The gates to history and adventure reopen

Three Maharashtra forts – Rajgad, Sinhagad, and Torna – are finally fully open to tourists today after seven months of closure. Locals rejoice.
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Mountain path to Rajgad. Image: Shutterstock/A Photon Bounce Creation.

Maharashtra has almost 350 magnificent hill forts and each has its unique architecture and splendid past. Finally, all of them are open to visitors after remaining closed for several months during the pandemic, with the last three having opened officially today. Omkar Shinde, an Incredible India tourist facilitator and guide, says, “This is good news. There are almost 450 people such as drivers and vendors selling the local delicacy pithla-bhakri with curds, who live in the eight villages that surround Sinhagad, whose livelihoods have been affected terribly over the last year. Now that tourists will return to the forts, the rural economy should revive.” Apparently, after the release of the film Tanaji: The Unsung Warrior in January last year, 30,000 people had visited Sinhagad on the Republic Day holiday.

One of the 24 local guides to undergo the 10-day training programme conducted by the Ministry of Rural Development in association with Maharashtra Bank to generate employment among the local youth, which concluded on October 11, 2021, 26-year-old Shinde is waiting to welcome tourists to his favourite fort. He is excited about the plans that are afoot to install a ropeway and introduce electric buses to ferry travellers to the top of the fort that were announced last month.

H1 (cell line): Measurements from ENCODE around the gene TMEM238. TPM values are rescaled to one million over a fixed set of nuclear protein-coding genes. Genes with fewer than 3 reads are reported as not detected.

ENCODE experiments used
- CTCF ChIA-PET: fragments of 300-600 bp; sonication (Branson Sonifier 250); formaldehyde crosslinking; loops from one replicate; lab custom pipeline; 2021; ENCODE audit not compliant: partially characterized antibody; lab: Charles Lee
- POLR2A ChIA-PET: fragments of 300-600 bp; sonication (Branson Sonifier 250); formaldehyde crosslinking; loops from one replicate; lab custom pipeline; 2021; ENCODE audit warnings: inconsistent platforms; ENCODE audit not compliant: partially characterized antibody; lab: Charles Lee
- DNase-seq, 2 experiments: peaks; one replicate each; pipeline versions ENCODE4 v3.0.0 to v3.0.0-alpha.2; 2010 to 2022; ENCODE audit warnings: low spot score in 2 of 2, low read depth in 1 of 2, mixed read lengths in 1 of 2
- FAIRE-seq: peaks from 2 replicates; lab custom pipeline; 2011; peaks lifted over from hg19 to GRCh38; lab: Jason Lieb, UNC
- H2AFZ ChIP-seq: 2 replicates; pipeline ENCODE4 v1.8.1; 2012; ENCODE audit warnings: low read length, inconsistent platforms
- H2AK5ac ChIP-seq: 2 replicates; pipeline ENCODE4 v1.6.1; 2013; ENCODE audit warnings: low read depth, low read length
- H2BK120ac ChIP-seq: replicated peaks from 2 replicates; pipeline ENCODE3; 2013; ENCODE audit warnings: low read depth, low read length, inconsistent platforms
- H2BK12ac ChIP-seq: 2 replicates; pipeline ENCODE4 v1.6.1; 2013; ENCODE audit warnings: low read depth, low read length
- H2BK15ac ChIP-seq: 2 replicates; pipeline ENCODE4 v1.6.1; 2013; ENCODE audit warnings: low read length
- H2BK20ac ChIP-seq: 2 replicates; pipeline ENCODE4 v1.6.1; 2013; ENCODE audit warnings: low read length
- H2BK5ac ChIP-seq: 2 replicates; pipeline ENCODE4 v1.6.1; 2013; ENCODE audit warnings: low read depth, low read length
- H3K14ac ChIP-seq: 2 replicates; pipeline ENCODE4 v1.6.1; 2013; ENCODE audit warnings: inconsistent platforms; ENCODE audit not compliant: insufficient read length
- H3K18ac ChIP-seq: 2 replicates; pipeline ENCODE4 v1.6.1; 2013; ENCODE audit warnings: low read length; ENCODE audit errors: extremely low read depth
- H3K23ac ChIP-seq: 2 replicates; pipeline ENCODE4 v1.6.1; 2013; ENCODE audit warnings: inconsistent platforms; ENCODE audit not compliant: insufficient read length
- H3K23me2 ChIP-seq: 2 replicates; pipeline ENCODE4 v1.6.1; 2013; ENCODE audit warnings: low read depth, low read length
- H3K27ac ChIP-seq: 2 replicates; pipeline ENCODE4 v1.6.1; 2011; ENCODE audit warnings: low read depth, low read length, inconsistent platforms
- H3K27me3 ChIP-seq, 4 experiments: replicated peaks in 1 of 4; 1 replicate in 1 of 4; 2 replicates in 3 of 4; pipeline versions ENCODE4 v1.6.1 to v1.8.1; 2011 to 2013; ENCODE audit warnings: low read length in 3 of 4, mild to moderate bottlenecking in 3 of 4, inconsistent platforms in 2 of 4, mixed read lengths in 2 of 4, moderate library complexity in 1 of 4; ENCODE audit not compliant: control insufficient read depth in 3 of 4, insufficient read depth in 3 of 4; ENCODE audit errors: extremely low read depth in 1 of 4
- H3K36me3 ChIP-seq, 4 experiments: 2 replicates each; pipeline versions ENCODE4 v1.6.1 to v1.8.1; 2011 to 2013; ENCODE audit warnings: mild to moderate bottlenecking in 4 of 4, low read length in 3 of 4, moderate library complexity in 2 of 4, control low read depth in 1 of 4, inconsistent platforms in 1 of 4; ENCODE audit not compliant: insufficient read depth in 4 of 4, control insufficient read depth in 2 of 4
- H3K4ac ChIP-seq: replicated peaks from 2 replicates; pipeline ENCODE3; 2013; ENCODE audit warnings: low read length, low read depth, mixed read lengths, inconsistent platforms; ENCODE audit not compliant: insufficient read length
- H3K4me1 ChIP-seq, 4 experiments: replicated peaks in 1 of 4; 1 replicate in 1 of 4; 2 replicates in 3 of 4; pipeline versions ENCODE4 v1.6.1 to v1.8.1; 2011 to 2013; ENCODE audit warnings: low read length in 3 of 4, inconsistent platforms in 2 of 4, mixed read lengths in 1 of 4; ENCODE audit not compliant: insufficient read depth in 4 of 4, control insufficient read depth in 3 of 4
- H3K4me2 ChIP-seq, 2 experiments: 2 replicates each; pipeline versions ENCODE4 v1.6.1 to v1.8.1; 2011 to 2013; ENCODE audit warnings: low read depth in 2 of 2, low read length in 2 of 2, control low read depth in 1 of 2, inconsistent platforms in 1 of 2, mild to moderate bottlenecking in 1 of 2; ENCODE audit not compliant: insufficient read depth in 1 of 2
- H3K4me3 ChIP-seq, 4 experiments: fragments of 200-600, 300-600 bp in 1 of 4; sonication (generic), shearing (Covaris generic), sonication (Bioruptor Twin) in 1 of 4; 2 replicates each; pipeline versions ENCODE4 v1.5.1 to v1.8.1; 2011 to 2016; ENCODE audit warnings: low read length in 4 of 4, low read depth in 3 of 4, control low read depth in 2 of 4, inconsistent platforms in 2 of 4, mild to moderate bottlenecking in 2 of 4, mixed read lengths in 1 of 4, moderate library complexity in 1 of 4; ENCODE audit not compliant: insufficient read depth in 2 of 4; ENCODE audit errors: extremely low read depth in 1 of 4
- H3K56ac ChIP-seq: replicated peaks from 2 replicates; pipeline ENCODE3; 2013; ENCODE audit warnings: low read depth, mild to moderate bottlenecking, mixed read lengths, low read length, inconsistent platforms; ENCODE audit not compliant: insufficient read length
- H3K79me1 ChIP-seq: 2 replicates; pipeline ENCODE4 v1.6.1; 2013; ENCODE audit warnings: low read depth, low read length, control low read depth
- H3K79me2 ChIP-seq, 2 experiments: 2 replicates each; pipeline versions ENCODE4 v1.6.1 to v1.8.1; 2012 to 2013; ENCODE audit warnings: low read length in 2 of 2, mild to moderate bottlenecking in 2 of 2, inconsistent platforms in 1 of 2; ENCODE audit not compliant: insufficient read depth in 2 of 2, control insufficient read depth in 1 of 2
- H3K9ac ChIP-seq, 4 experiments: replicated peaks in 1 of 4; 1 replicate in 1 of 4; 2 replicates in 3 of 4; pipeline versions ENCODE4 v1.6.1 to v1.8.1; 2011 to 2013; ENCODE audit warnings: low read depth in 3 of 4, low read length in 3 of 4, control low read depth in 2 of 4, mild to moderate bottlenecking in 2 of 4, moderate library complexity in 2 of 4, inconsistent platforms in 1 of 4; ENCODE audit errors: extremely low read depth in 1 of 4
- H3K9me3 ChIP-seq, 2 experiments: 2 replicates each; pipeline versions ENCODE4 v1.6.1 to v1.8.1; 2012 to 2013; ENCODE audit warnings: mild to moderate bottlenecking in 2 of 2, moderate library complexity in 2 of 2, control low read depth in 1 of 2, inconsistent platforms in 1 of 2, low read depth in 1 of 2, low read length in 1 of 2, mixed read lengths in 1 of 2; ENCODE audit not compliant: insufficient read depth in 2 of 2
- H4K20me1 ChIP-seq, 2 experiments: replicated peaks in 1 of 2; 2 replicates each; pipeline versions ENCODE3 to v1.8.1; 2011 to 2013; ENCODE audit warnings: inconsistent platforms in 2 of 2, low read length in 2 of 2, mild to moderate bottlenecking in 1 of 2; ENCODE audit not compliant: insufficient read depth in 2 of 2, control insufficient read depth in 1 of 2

Strongholds of stories


This hill fort in the Sahyadris is around 30 kms southwest of Pune. Once known as Kondana, it was renamed Sinhagad to commemorate the lion-like bravery of General Tanaji Malusare, who fought valiantly against the Mughal armies to win back the fort for Chhatrapati Shivaji.

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Tourists climbing up the steps at Sinhagad. Image: Shutterstock/Ramniklal Modi.

Must see: The site of his samadhi is one of the many places inside the sprawling fort that are a big tourist draw, apart from a memorial to the nationalist leader of India’s freedom movement Lokmanya Tilak, the huge doorways called Kalyan Darwaza and Pune Darwaza, ‘kadhe lot’ point, which is the edge of the cliff from where traitors were pushed over, etc.

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In remembrance of the brave General Tanaji Malusare. Image: Omkar Shinde.


This fort was the capital of the Maratha Empire for almost 26 years until AD 1672 when Chhatrapati Shivaji moved his capital to Raigad. This fort, formerly known as Murumdev, is about 60 kms southwest of Pune. A ramble around the fort will bring you to ruined palaces, water cisterns, and even caves.

Must see: Be it Padmavati, Suvela, or Sanjeevani Machi (level), temples, impressively intricate doorways, and many other fortifications that made this fort almost invincible, they’re all visible to the visitor even today.


Also called Prachandagad, with ‘prachanda’ meaning huge, which refers to its size, this fort was the first of the many that Chhatrapati Shivaji conquered. He was just a teen when he accomplished this feat in AD 1646 and it spelled the start of the Maratha empire. While the original fort may be as old as the 13th century, many additions have been made since.

Must see: The top of the fort is tough to scale. But, a number of goddess temples, the Bini, Kothi, and Konkan Darwazas, Budhla and Zunjar Machi levels, and more await the adventurous.

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View from Sinhagad with the forts of Rajgad and Torna on the horizon. Image: Omkar Shinde.

Run with the past

Come December 11, these three forts of Maharashtra will soon be witness to another edition of the SRT (Sinhagad-Rajgad-Torna) Ultra Marathon, organised by the Western Ghats Running Foundation (WGRF). It is a 53 kms circuit on the ancient routes that involves climbing up Sinhagad and Rajgad and then across the ridge to Torna.

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